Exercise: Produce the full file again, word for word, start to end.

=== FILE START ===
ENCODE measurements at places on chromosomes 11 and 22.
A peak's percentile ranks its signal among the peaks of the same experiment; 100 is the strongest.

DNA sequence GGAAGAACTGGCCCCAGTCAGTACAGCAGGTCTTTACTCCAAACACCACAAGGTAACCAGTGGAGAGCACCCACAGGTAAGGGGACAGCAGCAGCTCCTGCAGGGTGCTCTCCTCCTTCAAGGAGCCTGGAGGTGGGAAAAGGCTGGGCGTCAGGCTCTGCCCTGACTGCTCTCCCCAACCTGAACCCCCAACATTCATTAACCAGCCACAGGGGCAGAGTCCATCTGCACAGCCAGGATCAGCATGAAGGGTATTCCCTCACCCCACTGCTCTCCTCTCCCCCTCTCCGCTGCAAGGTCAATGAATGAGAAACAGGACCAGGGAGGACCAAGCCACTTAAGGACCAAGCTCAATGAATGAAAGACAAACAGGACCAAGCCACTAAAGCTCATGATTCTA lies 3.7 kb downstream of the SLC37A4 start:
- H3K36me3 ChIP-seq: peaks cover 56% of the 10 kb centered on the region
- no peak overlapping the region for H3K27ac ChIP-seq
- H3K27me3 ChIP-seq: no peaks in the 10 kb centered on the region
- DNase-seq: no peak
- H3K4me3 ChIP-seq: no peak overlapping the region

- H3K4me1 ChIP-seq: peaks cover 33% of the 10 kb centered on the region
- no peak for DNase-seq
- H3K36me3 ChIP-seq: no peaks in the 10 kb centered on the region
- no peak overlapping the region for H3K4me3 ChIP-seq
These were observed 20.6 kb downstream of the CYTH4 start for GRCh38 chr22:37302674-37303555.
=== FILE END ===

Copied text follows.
ENCODE measurements at places on chromosomes 11 and 22.
A peak's percentile ranks its signal among the peaks of the same experiment; 100 is the strongest.

DNA sequence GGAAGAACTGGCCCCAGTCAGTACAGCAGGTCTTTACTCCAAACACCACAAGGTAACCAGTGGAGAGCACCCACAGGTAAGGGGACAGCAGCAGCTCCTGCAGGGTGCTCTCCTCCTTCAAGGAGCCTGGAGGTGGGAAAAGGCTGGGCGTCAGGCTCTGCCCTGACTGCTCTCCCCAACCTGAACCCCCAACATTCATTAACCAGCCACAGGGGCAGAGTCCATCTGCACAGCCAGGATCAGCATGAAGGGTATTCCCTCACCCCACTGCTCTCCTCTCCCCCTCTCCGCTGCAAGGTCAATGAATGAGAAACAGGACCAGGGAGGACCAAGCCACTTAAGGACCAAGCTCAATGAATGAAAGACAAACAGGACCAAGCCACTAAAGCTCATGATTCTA lies 3.7 kb downstream of the SLC37A4 start:
- H3K36me3 ChIP-seq: peaks cover 56% of the 10 kb centered on the region
- no peak overlapping the region for H3K27ac ChIP-seq
- H3K27me3 ChIP-seq: no peaks in the 10 kb centered on the region
- DNase-seq: no peak
- H3K4me3 ChIP-seq: no peak overlapping the region

- H3K4me1 ChIP-seq: peaks cover 33% of the 10 kb centered on the region
- no peak for DNase-seq
- H3K36me3 ChIP-seq: no peaks in the 10 kb centered on the region
- no peak overlapping the region for H3K4me3 ChIP-seq
These were observed 20.6 kb downstream of the CYTH4 start for GRCh38 chr22:37302674-37303555.